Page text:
Redskins

Georgia survives to set up showdown with Florida

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Georgia survives to set up showdown with Florida

ATLANTA (AP) Cheering for Florida was easy for Aaron Murray and the Georgia Bulldogs when the Gators were playing South Carolina.

Now comes the hard part: It's No. 12 Georgia's turn to play the undefeated and No. 3 Gators in Jacksonville, Fla.

Florida's 44-11 victory over South Carolina on Saturday made it possible for Georgia to control its fate in the Southeastern Conference's Eastern Division.

Georgia (6-1, 4-1 SEC) trails only Florida (7-0, 6-0) in the East after struggling to beat Kentucky 29-24 on Saturday night. Murray lifted the Bulldogs with his career-best 427 yards passing and four touchdowns.

If Georgia wins the rest of its conference games, it would finish with no worse than a tie for first with Florida in the division and would play in its second straight SEC championship game.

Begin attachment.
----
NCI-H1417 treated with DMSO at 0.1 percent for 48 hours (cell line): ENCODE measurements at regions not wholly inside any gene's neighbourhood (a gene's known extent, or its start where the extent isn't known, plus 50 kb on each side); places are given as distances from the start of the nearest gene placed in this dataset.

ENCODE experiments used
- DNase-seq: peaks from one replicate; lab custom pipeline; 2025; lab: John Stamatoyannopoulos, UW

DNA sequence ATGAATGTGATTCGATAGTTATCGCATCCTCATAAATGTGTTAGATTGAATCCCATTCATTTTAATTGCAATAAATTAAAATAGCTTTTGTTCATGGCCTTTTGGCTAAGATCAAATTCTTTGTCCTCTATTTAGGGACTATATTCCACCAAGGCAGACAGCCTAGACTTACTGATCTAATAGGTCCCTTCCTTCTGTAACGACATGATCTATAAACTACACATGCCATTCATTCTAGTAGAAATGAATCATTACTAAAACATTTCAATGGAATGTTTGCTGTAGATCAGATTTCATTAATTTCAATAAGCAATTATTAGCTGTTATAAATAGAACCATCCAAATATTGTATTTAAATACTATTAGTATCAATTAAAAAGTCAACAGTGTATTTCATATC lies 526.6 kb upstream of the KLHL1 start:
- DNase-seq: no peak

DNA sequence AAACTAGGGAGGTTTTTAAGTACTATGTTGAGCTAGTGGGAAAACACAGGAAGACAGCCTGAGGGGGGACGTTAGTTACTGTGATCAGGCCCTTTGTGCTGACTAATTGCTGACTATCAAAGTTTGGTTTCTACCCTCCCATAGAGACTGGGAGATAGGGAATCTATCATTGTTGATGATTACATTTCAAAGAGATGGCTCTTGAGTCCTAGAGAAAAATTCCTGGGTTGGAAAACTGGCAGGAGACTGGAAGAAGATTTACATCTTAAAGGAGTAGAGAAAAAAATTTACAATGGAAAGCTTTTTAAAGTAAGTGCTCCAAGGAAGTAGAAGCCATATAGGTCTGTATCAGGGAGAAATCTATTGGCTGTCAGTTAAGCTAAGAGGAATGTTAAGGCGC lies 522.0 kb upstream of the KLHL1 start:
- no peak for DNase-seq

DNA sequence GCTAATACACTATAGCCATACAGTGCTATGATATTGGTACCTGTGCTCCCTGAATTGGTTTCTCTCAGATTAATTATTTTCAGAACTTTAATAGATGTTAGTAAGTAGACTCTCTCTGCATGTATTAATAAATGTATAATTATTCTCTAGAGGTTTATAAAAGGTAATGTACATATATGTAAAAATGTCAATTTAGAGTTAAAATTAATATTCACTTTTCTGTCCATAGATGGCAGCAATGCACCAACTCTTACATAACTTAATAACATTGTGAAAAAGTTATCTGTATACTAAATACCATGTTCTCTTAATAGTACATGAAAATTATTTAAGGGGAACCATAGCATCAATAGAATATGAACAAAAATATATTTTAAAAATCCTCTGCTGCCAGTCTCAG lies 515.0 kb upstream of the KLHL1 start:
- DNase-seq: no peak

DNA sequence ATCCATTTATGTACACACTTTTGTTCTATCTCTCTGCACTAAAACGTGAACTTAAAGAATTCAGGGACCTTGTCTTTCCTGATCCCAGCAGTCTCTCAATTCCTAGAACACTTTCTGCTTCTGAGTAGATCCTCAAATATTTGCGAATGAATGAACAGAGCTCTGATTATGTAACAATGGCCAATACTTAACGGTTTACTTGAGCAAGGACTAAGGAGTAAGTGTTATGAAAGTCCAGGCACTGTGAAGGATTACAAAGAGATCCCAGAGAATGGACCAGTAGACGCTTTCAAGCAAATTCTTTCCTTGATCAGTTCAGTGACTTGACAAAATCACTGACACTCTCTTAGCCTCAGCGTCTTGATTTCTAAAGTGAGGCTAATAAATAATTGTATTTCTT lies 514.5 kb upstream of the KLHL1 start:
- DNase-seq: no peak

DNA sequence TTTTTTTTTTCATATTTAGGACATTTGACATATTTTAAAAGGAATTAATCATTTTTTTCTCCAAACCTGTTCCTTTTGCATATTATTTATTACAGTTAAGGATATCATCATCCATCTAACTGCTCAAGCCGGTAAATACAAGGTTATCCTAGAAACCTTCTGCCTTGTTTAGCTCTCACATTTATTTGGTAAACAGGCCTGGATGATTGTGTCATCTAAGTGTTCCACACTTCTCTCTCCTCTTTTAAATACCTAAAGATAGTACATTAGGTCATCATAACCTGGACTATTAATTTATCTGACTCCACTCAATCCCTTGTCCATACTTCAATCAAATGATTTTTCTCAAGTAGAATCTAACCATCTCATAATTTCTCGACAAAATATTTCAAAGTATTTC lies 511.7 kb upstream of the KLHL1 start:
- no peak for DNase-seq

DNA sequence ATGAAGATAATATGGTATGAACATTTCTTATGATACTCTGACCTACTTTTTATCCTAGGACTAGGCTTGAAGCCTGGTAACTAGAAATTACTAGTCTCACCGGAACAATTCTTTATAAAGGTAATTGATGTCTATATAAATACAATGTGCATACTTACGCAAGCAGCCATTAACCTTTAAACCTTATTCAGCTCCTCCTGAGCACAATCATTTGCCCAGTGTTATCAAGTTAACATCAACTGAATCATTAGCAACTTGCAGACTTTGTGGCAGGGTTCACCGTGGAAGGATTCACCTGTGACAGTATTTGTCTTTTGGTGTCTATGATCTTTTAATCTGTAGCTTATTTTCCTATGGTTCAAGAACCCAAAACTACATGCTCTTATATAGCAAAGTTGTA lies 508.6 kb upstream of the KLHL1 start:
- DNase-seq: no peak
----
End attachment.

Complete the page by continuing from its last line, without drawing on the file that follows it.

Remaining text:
``We know what this game means for us and for Florida,'' Georgia coach Mark Richt Sunday night. ``I would say our guys are excited about the opportunity to play this game and have it mean as much as it means right now.''

Richt said he doesn't expect defensive end Abry Jones, who hurt his left ankle in the first quarter of Saturday night's game, to play against Florida.

``Right now at this minute I'd say there's a good chance he'll be out,'' Richt said.

Richt said Jones will be checked by team doctors on Monday.

Outside linebacker Jarvis Jones missed the Kentucky game because of a sprained right ankle and is expected back this week.

``My hope is he'll be able to practice as early as Monday,'' Richt said. ``... He's definitely been making progress. I think there's a very good chance he'll play, but again if he's not healthy enough to go then we're not going to do it.''